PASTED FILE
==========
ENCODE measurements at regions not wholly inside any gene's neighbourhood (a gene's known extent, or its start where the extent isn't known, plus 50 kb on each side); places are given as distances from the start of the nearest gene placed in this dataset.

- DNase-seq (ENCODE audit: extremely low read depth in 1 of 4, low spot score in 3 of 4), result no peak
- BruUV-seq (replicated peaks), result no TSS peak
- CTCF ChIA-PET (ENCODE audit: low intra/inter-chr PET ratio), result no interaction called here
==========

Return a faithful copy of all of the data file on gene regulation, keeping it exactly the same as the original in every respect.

ENCODE measurements at regions not wholly inside any gene's neighbourhood (a gene's known extent, or its start where the extent isn't known, plus 50 kb on each side); places are given as distances from the start of the nearest gene placed in this dataset.

- DNase-seq (ENCODE audit: extremely low read depth in 1 of 4, low spot score in 3 of 4), result no peak
- BruUV-seq (replicated peaks), result no TSS peak
- CTCF ChIA-PET (ENCODE audit: low intra/inter-chr PET ratio), result no interaction called here